Egypt is high on the list of must visit destinations for many travellers. A country with a history that extends back further than our imaginations, one of the earliest known great civilizations and a mouth-watering list of iconic sites to visit such as Giza, Luxor and Cairo. A visit was well overdue; it was time to go looking for some excitement in a different culture.
Sharm el Sheik was the Egyptian base for travelling with a friend Aimee and the first excursion was Cairo. Travelling by bus required an early start, it was also necessary to have our passports as we would be leaving the Sinai Peninsula.
The journey took several hours, which was spent dozing and looking out of the window at the generally stark terrain once the sun had risen and it was visible. A brief stop at what can only be described as an Egyptian ‘truckers’ cafe was an experience in itself, totally packed with many other in ‘transit’ excursions, commercial drivers and a few less desirable visitors. Cleanliness was not really in evidence and the normal associated ‘guests’ were seen around the overflowing bins, there were also a number of feral dogs present, which meant avoiding any food purchases here.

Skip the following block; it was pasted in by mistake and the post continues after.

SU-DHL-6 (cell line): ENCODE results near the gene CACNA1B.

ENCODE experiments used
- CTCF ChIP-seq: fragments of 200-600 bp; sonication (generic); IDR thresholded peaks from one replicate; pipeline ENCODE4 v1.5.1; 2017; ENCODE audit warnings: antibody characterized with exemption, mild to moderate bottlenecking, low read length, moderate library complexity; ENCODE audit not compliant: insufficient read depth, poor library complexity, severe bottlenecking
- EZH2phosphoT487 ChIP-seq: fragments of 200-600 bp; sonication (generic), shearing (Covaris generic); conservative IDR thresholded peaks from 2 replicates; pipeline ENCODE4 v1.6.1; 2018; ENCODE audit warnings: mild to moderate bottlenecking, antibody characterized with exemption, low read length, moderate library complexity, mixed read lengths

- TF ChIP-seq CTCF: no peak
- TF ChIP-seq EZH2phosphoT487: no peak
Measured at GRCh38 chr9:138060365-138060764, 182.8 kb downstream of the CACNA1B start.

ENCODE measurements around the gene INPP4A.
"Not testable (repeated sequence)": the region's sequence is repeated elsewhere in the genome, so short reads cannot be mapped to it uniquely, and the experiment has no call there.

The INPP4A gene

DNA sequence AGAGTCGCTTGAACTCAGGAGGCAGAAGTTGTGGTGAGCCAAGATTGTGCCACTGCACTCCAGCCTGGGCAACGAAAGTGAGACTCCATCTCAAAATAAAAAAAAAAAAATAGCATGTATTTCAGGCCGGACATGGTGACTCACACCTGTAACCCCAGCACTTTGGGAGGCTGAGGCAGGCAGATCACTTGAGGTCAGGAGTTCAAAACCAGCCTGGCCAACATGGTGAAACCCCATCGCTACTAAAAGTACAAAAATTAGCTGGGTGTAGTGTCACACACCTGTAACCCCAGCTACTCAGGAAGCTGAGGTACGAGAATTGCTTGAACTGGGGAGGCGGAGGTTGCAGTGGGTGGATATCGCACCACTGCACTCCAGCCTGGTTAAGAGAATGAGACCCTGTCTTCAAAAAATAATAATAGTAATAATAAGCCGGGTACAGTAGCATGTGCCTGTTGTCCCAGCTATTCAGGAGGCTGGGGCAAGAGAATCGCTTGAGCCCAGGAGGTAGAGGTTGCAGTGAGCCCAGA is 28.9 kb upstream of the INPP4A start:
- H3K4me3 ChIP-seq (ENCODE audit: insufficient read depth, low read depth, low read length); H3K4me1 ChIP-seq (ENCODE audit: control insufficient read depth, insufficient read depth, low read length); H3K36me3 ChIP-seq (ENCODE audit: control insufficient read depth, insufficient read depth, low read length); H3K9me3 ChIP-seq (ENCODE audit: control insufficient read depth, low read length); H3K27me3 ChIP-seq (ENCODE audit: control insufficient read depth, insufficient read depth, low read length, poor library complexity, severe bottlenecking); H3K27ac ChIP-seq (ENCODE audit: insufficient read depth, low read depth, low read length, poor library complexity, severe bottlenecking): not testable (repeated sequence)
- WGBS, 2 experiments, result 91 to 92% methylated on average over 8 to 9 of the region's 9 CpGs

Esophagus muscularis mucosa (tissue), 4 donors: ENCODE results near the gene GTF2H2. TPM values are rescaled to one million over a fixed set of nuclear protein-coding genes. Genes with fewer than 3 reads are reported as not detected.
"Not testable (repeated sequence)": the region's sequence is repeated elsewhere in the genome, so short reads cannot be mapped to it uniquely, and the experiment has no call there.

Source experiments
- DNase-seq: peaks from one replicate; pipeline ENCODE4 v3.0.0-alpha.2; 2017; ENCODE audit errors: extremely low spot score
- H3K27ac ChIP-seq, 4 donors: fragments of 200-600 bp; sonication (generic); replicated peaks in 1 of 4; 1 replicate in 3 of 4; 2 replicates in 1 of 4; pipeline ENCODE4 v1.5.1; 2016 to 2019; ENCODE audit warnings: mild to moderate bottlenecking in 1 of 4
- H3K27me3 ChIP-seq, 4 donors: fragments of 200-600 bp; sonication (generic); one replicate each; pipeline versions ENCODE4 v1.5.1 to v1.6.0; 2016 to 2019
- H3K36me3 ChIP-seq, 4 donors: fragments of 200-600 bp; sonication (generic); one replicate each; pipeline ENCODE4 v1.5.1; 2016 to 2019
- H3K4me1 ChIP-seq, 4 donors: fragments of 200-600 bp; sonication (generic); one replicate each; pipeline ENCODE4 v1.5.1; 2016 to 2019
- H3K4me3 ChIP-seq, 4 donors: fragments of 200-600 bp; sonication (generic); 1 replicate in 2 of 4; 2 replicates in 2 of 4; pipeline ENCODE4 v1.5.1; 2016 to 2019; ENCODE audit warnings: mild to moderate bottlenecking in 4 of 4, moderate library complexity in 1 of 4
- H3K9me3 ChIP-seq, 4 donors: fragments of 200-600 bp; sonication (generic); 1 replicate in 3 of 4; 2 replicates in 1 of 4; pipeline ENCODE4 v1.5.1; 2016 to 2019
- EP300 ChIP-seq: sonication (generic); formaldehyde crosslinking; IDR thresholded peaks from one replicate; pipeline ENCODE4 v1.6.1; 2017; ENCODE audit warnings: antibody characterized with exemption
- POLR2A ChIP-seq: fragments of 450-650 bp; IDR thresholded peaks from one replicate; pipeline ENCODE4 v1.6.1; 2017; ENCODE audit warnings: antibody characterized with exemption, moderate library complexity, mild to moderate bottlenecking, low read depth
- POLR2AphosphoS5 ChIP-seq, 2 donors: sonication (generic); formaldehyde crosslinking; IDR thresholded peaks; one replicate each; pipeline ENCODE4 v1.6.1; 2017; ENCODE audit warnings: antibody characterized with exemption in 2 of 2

Cairo is of course the capital of Egypt and is one of the largest and most densely populated cities in the world with over sixteen million inhabitants. Located on the banks of the Nile and the famous pyramids of Giza are a mere stone’s throw from the capital, if you have a good throwing arm.